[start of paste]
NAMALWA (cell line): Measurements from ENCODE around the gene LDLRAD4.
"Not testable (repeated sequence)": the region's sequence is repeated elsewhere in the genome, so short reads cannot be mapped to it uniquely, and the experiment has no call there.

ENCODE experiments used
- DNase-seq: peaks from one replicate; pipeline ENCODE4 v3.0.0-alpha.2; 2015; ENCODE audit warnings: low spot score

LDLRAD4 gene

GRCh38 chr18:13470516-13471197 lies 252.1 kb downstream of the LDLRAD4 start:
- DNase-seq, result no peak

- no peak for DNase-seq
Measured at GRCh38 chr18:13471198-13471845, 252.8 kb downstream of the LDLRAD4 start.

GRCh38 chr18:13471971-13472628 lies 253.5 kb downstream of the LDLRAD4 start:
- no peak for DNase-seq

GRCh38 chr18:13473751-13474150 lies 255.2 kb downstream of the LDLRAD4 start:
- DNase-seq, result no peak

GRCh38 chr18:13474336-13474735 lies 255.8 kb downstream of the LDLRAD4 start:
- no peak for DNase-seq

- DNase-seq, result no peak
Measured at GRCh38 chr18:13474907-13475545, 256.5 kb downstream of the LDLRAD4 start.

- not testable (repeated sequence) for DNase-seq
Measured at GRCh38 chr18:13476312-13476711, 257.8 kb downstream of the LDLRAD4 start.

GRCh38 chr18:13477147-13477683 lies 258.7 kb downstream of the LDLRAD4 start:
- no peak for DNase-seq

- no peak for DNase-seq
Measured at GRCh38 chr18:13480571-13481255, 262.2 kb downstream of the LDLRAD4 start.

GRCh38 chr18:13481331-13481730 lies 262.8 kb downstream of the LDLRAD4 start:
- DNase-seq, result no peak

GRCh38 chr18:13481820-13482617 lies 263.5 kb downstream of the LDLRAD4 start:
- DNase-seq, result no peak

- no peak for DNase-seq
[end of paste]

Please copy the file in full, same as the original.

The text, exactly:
NAMALWA (cell line): Measurements from ENCODE around the gene LDLRAD4.
"Not testable (repeated sequence)": the region's sequence is repeated elsewhere in the genome, so short reads cannot be mapped to it uniquely, and the experiment has no call there.

ENCODE experiments used
- DNase-seq: peaks from one replicate; pipeline ENCODE4 v3.0.0-alpha.2; 2015; ENCODE audit warnings: low spot score

LDLRAD4 gene

GRCh38 chr18:13470516-13471197 lies 252.1 kb downstream of the LDLRAD4 start:
- DNase-seq, result no peak

- no peak for DNase-seq
Measured at GRCh38 chr18:13471198-13471845, 252.8 kb downstream of the LDLRAD4 start.

GRCh38 chr18:13471971-13472628 lies 253.5 kb downstream of the LDLRAD4 start:
- no peak for DNase-seq

GRCh38 chr18:13473751-13474150 lies 255.2 kb downstream of the LDLRAD4 start:
- DNase-seq, result no peak

GRCh38 chr18:13474336-13474735 lies 255.8 kb downstream of the LDLRAD4 start:
- no peak for DNase-seq

- DNase-seq, result no peak
Measured at GRCh38 chr18:13474907-13475545, 256.5 kb downstream of the LDLRAD4 start.

- not testable (repeated sequence) for DNase-seq
Measured at GRCh38 chr18:13476312-13476711, 257.8 kb downstream of the LDLRAD4 start.

GRCh38 chr18:13477147-13477683 lies 258.7 kb downstream of the LDLRAD4 start:
- no peak for DNase-seq

- no peak for DNase-seq
Measured at GRCh38 chr18:13480571-13481255, 262.2 kb downstream of the LDLRAD4 start.

GRCh38 chr18:13481331-13481730 lies 262.8 kb downstream of the LDLRAD4 start:
- DNase-seq, result no peak

GRCh38 chr18:13481820-13482617 lies 263.5 kb downstream of the LDLRAD4 start:
- DNase-seq, result no peak

- no peak for DNase-seq